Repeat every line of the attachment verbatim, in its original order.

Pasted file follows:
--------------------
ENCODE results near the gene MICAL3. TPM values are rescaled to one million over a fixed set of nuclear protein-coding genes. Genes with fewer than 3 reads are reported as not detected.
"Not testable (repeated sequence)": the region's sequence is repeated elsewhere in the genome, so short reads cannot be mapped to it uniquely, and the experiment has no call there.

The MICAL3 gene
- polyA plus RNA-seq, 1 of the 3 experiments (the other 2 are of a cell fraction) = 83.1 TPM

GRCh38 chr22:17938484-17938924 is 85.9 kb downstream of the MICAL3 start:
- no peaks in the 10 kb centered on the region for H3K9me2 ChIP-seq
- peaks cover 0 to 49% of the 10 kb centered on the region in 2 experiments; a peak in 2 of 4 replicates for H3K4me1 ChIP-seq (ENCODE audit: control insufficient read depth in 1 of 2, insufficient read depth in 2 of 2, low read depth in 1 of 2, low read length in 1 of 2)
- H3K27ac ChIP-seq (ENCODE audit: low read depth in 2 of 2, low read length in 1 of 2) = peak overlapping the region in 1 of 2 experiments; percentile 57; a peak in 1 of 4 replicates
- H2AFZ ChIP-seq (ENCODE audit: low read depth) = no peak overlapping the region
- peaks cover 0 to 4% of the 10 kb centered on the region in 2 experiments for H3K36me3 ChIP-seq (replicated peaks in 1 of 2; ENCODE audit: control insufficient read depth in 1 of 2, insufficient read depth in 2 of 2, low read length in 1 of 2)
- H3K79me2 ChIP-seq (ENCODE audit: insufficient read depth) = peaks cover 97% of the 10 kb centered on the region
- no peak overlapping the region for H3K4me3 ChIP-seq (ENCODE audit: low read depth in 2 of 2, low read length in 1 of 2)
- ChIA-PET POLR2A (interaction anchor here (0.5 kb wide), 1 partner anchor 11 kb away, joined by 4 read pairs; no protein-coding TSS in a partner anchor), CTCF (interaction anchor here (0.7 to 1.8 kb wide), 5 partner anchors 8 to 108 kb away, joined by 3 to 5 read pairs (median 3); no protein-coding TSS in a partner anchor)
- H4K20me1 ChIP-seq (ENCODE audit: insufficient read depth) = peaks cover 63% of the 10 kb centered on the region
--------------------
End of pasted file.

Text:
ENCODE results near the gene MICAL3. TPM values are rescaled to one million over a fixed set of nuclear protein-coding genes. Genes with fewer than 3 reads are reported as not detected.
"Not testable (repeated sequence)": the region's sequence is repeated elsewhere in the genome, so short reads cannot be mapped to it uniquely, and the experiment has no call there.

The MICAL3 gene
- polyA plus RNA-seq, 1 of the 3 experiments (the other 2 are of a cell fraction) = 83.1 TPM

GRCh38 chr22:17938484-17938924 is 85.9 kb downstream of the MICAL3 start:
- no peaks in the 10 kb centered on the region for H3K9me2 ChIP-seq
- peaks cover 0 to 49% of the 10 kb centered on the region in 2 experiments; a peak in 2 of 4 replicates for H3K4me1 ChIP-seq (ENCODE audit: control insufficient read depth in 1 of 2, insufficient read depth in 2 of 2, low read depth in 1 of 2, low read length in 1 of 2)
- H3K27ac ChIP-seq (ENCODE audit: low read depth in 2 of 2, low read length in 1 of 2) = peak overlapping the region in 1 of 2 experiments; percentile 57; a peak in 1 of 4 replicates
- H2AFZ ChIP-seq (ENCODE audit: low read depth) = no peak overlapping the region
- peaks cover 0 to 4% of the 10 kb centered on the region in 2 experiments for H3K36me3 ChIP-seq (replicated peaks in 1 of 2; ENCODE audit: control insufficient read depth in 1 of 2, insufficient read depth in 2 of 2, low read length in 1 of 2)
- H3K79me2 ChIP-seq (ENCODE audit: insufficient read depth) = peaks cover 97% of the 10 kb centered on the region
- no peak overlapping the region for H3K4me3 ChIP-seq (ENCODE audit: low read depth in 2 of 2, low read length in 1 of 2)
- ChIA-PET POLR2A (interaction anchor here (0.5 kb wide), 1 partner anchor 11 kb away, joined by 4 read pairs; no protein-coding TSS in a partner anchor), CTCF (interaction anchor here (0.7 to 1.8 kb wide), 5 partner anchors 8 to 108 kb away, joined by 3 to 5 read pairs (median 3); no protein-coding TSS in a partner anchor)
- H4K20me1 ChIP-seq (ENCODE audit: insufficient read depth) = peaks cover 63% of the 10 kb centered on the region